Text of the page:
Appeals from decree of Orphans' Court of Luzerne County, No. 67 of 1965, in re estate of Frank Beeruk, deceased.
John M. Dudrick, for Wladyslaw Biruk.
John J. McCarty, with him Henry C. McGrath, Leon E. Sperling, and Richter, Lord, Cavanaugh, McCarty & Raynes, for Mary Beeruk.
Bell, C. J., Musmanno, Jones, Cohen, Eagen, O'Brien and Roberts, JJ. Opinion by Mr. Justice Roberts. Mr. Justice Cohen dissents. Dissenting Opinion by Mr. Justice O'Brien.
We are faced with cross appeals from a decree dividing the residue of Frank Beeruk's estate between his widow and his nephew, Wladyslaw Beeruk. Frank Beeruk's first wife died in 1959; at approximately the time of her death, Frank consulted with an attorney concerning the emigration from Poland of his only living relative, his nephew Wladyslaw. After an extensive exchange of correspondence, Wladyslaw and his family (a wife and two children) arrived in the United States in January of 1963. Several days after Wladyslaw's arrival, decedent and his nephew visited decedent's attorney at which time a will was prepared pursuant to decedent's directions. This will, properly executed, left the residue (after three pecuniary bequests totaling $600) of Frank's estate to Wladyslaw and his
wife, Jadwiga, or the survivor of them. The will was prepared by decedent's attorney, T. G. Wadzinski, and was executed by decedent. Mr. Wadzinski testified that while the will was being typed the decedent said to him: "I promised Wadek [the nephew] if he came over I would give him my estate and I am doing it now." (Record at 73a-74a.)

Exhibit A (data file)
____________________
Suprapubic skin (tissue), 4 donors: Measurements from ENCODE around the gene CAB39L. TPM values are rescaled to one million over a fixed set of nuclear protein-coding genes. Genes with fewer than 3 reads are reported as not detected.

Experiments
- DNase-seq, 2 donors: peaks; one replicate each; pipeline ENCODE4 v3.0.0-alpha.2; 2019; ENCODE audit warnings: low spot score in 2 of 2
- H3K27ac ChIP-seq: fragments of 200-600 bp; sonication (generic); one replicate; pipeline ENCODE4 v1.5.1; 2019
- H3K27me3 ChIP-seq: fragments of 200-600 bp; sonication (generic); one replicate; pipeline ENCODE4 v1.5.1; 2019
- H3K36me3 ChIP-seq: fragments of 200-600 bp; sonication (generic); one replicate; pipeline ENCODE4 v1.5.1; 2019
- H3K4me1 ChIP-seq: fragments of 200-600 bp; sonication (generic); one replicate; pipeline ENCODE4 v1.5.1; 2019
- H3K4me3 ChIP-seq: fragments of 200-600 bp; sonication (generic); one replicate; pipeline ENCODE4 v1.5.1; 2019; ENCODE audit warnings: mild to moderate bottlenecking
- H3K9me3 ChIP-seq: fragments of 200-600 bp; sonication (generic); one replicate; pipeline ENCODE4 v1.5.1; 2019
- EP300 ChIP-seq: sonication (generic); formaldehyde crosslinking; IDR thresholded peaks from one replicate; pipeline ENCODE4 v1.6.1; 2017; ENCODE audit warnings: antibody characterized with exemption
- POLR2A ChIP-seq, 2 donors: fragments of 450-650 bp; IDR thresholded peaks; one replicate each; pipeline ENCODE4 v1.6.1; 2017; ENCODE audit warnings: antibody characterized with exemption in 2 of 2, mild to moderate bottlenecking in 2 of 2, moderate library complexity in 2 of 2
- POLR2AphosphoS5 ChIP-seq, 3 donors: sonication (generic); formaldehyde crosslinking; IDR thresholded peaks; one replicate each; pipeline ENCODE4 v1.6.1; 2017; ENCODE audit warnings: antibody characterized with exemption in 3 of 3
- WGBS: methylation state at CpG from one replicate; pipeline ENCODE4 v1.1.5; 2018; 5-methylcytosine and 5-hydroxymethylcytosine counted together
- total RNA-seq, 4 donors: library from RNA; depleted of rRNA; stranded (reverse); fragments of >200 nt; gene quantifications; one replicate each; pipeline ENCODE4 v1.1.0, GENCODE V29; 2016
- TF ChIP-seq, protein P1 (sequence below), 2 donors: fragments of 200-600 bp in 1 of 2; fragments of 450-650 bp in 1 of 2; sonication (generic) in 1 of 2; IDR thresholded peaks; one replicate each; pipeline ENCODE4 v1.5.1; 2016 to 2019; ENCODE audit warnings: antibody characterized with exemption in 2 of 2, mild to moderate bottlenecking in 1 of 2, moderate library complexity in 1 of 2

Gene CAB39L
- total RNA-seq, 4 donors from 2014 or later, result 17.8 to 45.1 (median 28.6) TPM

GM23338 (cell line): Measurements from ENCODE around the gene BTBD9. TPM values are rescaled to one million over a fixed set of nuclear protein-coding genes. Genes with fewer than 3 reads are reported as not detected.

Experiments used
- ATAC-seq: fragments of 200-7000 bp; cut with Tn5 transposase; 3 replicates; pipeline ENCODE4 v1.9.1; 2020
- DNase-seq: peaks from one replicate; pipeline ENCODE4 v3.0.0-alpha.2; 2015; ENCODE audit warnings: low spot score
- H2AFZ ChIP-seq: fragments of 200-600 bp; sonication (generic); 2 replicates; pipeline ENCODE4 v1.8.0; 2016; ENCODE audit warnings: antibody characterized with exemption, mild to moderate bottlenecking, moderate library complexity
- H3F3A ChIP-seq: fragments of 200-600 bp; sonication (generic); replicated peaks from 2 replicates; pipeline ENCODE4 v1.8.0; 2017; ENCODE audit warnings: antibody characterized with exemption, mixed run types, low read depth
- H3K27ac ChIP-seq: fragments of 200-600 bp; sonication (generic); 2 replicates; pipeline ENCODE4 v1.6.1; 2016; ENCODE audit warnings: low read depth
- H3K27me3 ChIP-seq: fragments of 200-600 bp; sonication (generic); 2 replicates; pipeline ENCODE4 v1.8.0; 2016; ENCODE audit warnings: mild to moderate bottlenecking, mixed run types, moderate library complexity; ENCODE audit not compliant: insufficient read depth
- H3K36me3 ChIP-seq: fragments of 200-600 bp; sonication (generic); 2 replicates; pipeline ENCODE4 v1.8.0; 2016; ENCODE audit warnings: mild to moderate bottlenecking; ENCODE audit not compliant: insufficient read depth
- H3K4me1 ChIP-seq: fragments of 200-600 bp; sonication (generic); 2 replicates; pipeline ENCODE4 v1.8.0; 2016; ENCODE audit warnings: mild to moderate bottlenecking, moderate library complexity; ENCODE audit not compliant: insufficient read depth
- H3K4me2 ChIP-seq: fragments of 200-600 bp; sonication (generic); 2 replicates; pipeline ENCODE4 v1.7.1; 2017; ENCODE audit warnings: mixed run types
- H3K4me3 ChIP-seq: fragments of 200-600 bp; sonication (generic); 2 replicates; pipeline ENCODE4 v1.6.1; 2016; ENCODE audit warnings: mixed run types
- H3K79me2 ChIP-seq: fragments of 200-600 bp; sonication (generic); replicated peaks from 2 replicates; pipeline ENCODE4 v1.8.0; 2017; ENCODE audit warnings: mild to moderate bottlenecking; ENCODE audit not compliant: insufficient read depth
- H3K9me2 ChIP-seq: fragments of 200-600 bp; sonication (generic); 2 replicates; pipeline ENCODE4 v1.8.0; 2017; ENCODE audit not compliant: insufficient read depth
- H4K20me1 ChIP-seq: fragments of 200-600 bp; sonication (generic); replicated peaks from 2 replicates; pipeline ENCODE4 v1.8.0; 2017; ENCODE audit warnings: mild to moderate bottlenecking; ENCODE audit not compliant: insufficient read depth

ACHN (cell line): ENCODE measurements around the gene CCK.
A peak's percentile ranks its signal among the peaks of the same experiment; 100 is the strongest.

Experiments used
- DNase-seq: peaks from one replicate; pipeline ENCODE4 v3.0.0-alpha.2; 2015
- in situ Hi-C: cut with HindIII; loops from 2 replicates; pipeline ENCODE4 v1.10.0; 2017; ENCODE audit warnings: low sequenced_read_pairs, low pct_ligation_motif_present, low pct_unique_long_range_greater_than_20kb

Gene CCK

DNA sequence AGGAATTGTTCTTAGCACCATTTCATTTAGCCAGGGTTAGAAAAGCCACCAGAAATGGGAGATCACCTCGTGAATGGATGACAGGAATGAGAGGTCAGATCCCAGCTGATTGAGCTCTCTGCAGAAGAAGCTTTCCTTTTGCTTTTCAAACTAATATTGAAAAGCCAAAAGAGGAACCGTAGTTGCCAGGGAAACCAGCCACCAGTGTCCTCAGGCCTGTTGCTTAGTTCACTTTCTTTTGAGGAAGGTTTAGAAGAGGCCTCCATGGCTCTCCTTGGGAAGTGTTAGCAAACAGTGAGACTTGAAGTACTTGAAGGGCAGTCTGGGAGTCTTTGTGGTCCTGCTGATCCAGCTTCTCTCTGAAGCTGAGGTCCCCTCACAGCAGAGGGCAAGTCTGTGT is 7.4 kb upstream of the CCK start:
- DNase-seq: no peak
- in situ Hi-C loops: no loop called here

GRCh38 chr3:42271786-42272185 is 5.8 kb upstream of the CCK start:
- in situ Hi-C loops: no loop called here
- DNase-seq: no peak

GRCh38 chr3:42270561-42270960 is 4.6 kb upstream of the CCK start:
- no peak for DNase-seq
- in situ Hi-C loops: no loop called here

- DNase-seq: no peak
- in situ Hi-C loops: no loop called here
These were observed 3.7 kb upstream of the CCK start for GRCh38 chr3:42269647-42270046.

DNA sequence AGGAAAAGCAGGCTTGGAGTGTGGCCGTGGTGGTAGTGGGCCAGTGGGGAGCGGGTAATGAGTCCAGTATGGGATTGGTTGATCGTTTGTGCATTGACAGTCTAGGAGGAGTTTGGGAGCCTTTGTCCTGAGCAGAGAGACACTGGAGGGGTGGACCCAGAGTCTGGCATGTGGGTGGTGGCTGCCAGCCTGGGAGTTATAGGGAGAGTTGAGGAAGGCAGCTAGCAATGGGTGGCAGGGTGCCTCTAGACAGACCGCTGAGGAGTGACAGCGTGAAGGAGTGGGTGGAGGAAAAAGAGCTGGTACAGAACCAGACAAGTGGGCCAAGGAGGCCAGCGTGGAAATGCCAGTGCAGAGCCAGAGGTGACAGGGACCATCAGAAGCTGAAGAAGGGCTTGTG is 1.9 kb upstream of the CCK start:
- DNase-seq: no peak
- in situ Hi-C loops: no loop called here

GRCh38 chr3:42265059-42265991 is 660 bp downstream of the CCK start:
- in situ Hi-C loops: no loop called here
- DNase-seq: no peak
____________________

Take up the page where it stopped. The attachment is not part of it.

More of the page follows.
Decedent then remarried and in April of 1964 executed a new will, leaving the same pecuniary bequests but giving the residue to his new wife. Upon his death, the 1964 will was probated; Wladyslaw filed a claim for the entire residue contending that decedent had contracted to leave the residue to him. We are convinced that the court below properly applied the principles contained in our most recent case concerning contracts to make wills, Fahringer v. Strine Estate, 420 Pa. 48, 216 A.2d 82 (1966), and that it correctly concluded that Wladyslaw had demonstrated that decedent had contracted to leave the residue of his estate to his nephew.
Of the issues considered by the court below,*fn1 only
two are of sufficient difficulty to warrant discussion. The widow first contends that the oral contract proven by the nephew covered both real and personal property and was therefore violative of the statute of frauds. This issue, as framed by the parties, involves a question of whether the 1963 will is a sufficient memorandum to satisfy the statute. It is clear that the will does not refer to the oral contract. Although the majority rule in other jurisdictions appears to be that a will, to constitute a sufficient memorandum, must refer to the alleged contract,*fn2 the Pennsylvania cases on this point are not decisive. Shroyer v. Smith, 204 Pa. 310, 54 Atl. 24 (1903) states that parol is admissible to demonstrate the link between the will and the oral contract while Anderson Estate, 348 Pa. 294, 35 A.2d 301 (1944) specifically requires that the connection be an explicit reference in the will to the underlying contract. Our latest decision, Herr Estate, 400 Pa. 90, 96, 161 A.2d 32, 36 (1960), cites Shroyer to support the rule that the will must be "connected with and support" the contract. However, Herr does not answer the question ...